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Hello, and welcome to my art blog from Tasmania, Australia. I've spent time as a painter, glass artist, book illustrator and scientist. This year I'm training as a literacy tutor and teacher's assistant, combined with working in the studio and the lab. If you'd like to see more, please try the links to my folio page or email me at silvergumstudio@yahoo.com.au. Thank you!

Friday, January 24, 2014

Tricky Mr Hare



Fetching water in the morning - 'When I was a girl in Sudan'
Happy New Year, everyone!  Who's watching the Australian Open?  I fall asleep in front of it every night ... that hypnotic blue court, those five-set matches!  The tennis is the best I've ever seen, but I can't seem to go the distance.

By day I'm working on illustrations for 'When I was a girl in Sudan'.  These pictures show Ito, or Mr Hare – a popular figure in Sudanese folklore.  He’s lazy, tricky and smart, making him both a hero and an anti-hero: clever but amoral.  

Tricky Mr Hare
‘Long time ago, there is a famine.  Everyone must work hard to get food. But Mr Hare is too lazy.  He covers himself in sap – that shiny gum from the tree. It glues his fur together in lumps. He tells his wife Emvozia he has leprosy and cannot be expected to look for food. But he is not sick. He is just very clever.’

Ito sounds like Brer Rabbit, the lazy trickster of Joel Chandler Harris’s Uncle Remus books.  Did he travel out from Africa to the cotton plantations of North America and become Brer Rabbit? I checked and found that stories of hares, rabbits and tricksters are common to African and native American traditions - so the Brer Rabbit stories are thought to contain elements of both.

The one I remember best is ‘The Wonderful Tar Baby’ in which Brer Rabbit’s arch-enemy, Brer Fox, constructs a baby out of tar and sits it by the road, then hides in some bushes.  Brer Rabbit comes along – ‘lippity-clippity, clippity-lippity, just as sassy as a jay-bird’ and greets the Tar Baby in a friendly fashion.  But the Tar Baby ain’t sayin’ nuthin’, and Brer Fox, he lies low.  Brer Rabbit tries to chat with the Tar Baby, but it’s a one-sided affair.  Enraged by this rudeness, he punches, kicks and head-butts the Tar Baby, becoming completely stuck.  Brer Fox emerges, has a good laugh and starts planning how to kill Brer Rabbit.  He would roast him, but it’s such an effort to light a fire.  He’d hang him, but he hasn’t got string.  Drowning would work, but there's no water.  Brer Rabbit humbly agrees to all these fates, but begs Brer Fox not to throw him in the briar patch.  Of course, Brer Fox can’t resist, and Brer Rabbit scoots off, with the parting shot, ‘I was bred and born in a briar patch, Brer Fox!’  (This was my favourite part of the story – I could never understand Brer Rabbit being taken in by a tar baby in the first place!)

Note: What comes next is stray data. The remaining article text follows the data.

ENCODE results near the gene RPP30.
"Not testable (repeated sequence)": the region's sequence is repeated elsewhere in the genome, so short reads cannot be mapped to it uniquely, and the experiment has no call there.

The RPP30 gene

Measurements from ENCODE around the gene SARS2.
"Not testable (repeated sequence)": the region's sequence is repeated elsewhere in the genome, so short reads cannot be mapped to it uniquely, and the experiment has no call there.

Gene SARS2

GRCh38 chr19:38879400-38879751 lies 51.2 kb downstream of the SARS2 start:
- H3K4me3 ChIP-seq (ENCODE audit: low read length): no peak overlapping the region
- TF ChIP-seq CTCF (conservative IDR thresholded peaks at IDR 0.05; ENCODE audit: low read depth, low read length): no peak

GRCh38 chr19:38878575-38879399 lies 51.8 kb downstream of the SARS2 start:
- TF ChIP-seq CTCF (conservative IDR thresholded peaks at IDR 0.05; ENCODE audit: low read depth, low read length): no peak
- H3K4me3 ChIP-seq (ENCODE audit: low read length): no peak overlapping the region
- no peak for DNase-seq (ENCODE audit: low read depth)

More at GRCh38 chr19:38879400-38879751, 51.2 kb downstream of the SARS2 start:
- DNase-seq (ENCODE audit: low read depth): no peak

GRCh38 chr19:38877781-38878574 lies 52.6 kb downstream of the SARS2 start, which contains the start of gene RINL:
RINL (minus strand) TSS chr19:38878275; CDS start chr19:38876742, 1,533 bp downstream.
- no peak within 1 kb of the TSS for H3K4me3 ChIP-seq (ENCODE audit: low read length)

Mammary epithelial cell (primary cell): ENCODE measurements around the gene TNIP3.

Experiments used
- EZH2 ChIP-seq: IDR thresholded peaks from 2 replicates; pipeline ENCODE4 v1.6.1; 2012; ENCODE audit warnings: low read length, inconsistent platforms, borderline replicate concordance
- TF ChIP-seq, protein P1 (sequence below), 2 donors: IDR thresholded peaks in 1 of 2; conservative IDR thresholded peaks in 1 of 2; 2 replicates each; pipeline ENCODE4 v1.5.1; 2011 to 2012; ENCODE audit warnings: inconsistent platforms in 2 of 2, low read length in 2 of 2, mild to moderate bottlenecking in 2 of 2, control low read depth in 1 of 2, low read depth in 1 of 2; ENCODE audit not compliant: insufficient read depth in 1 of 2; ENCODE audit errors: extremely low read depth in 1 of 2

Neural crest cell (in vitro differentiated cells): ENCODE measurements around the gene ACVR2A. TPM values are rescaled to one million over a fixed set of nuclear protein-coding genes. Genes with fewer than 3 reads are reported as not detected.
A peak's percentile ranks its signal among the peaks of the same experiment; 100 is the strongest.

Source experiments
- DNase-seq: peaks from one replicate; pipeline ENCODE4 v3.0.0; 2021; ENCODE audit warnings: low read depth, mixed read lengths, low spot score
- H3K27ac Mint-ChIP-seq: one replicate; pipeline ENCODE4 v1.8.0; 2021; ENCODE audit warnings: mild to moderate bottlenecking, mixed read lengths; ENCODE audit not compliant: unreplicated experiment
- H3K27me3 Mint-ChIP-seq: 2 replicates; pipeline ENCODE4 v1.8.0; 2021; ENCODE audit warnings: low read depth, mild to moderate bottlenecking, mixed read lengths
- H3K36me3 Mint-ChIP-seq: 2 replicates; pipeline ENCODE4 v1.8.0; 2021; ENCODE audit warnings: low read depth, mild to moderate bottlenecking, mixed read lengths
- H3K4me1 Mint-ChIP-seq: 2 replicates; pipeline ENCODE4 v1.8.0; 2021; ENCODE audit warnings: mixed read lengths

Jackrabbit sculpture, Santa Fe
I’m not sure if Brer Rabbit is a rabbit or a jackrabbit, but I did notice a national fondness for jackrabbits when I crossed the USA on Route 66 recently.  You can find stories about Brer Rabbit here: http://americanfolklore.net/folklore/brer-rabbit/.
Me at the famous Jackrabbit Trading Post on Route 66


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